Wednesday, August 29, 2012

New Writing Projects (ish).

*WARNING: The following content is full of insufferable whining and jerky behavior. I tried to put all the worst parts in the footnotes, but I failed. BE WARNED AND PROCEED WITH CAUTION*

So back in April I wrote a post on this blog about all of the stories that I was currently working on. Only one of those books is currently still on my work list, and so I thought I'd update it a bit, just so you're in the loop. Because I love all of you guys.

But before I begin, I'll just start right off and say that I didn't crop the photos like in the last post, because I post these stories on Figment and I can just crop them there, without the photos becoming pixelated and grainy--if that makes any sense.

The quotes underneath the covers are from the synopses-es found on my Figment page.

1. The Glass Girl

The font used are Bell MT and Sunshine in my Soul.

The world has turned to glass. Everything is smooth, colors pinks and whites and lavenders. Lea collects small people, making terrariums for them back at her house.

This is my Camp NaNo project, and it's the story of a girl (and also a boy) who live in the world after it's all turned to glass. It's set in Topeka, Kansas (with a smattering of Colorado Springs), because I've been to both places and so the setting is natural to me.*

In this novel there are skeletons and magic and tea and the color orange, automatons, miniature people, and also a fair amount of reading. 

I think this book has a lot of potential--more potential, than, say, that awful book I wrote last year that was a dystopian. **

I also think this book is odd, to say the least. It's definitely different (as in, the plain girl does not fall in love with any hot, perfect guys), and so I'm wondering if it will ever be published. I'm not willing to make it any more boring than it already is--it's set in Kansas, land of the flat and dry--and so maybe I'll have to self publish it or something. But I'd rather not do that, and so I'm leaning on the traditional way.

Either way, I want to see this baby in print. Hardcover form, please.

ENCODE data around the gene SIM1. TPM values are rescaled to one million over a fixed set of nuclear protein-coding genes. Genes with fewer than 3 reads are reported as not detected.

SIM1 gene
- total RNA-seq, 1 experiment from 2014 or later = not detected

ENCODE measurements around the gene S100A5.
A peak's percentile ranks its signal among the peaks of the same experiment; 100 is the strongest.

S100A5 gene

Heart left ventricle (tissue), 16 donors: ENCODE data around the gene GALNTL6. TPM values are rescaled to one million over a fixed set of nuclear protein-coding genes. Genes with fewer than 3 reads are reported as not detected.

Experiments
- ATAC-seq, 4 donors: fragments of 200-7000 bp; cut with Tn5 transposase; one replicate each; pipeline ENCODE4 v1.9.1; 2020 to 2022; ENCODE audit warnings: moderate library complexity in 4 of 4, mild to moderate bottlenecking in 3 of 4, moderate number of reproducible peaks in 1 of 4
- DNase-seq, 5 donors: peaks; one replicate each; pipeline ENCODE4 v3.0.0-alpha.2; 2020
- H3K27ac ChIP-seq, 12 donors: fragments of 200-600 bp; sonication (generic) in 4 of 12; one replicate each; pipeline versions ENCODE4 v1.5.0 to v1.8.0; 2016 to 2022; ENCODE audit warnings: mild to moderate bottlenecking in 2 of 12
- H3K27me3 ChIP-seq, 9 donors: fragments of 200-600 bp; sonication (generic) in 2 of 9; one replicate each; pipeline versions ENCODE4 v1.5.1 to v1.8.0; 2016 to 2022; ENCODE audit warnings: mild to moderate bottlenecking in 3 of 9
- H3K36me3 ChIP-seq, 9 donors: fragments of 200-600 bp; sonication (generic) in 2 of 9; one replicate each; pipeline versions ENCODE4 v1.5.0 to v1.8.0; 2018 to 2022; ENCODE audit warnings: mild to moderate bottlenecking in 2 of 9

2. Mermaidens

The font used is Bell MT.

Living in the seaside town of Klarine, there is a girl named Charlotte, and she holds a deep secret: she is a mermaid.

Yes, I was working on this book in the last post I made about my current works in progress, except for the fact that the plot has changed so dramatically from the last draft you couldn't recognize the similarities in it (also, the cover changed. Here's a gold star for noticing!). I will now list quite a few things that went wrong while writing the first 8K words of the first draft.
  • The twin sisters were hard to write, even though they've sort of remained in the current draft. But they did seem to hate each other before I scrapped them up. Plus, they were so different from each other. One was shy and cried a lot (my main character) and the other was outgoing, snarky, and downright rude
  • On the topic of my main character, I'd like to add that she wasn't strong enough to carry the story on her shoulders. She was far too fragile, and in about the fifth chapter, I broke her (there will  now be a future blog post on how you can break your characters). Her name was Leila, if that gives you a hint as to her character.
  • Too much happened in too little time. 
  • The pacing was terrible. 
And now, a list of things that stayed the same throughout:
  • Calvin's name--and, for the most part, his character. Only, he's considered insane by everyone... except he actually isn't.
  • Minos, the big black draft horse. 
  • Water. There's definitely water, somewhere. 
3. The Sheep Watch

The font used is Garamond.

Leonard watches for wolves one night while tending to his sheep. But when he hears a noise in the apple orchard, he follows it and meets the incredible Penny Keaton.
The Sheep Watch is a contest entry for the Defy the Dark contest, and it's about a boy named Leonard who falls asleep while watching his flock of sheep one night, and when he wakes up he meets this girl named Penny, who is intentionally a Manic Pixie Dream Girl (a pretty, young, perfect girl who is put into the story to alter the course of a man's life. See: Margo in Paper Towns and Clarisse in Fahrenheit 451).

It's probably one of the lighter things I've written; the death count tolls in at only one victim! A huge success!***

Plus, it's finished. So I'm not exactly working on it anymore. I figured I'd just announce that it exists or something. 


* Mom, you may remember that I paid an awful lot of time trying to spot the top of the Capitol building while passing through Topeka on our way to the book signing. I consider this "novel research." I've noticed that there are a lot of trees in that city, though--trees that I sort of forgot about while writing the first 30K words. REVISION TIME.

** And speaking of dystopian... this new book is not one of those. Not. Yes, it is, for the most part a post-apocalyptic novel. But it does not take place in the future, and there aren't any guns or knives or swords in it--and there is also no instance where an incredibly hot boy falls in love with an average, plain girl *cough cough Divergent and Delirium cough cough*.

*** Of course, this sentence has led to a ten-minute long math problem while I deduce how many characters I kill per story, on average. The grand total: 5.3. I had to guesstimate for my novels that I haven't finished yet, but I believe the number is pretty accurate.

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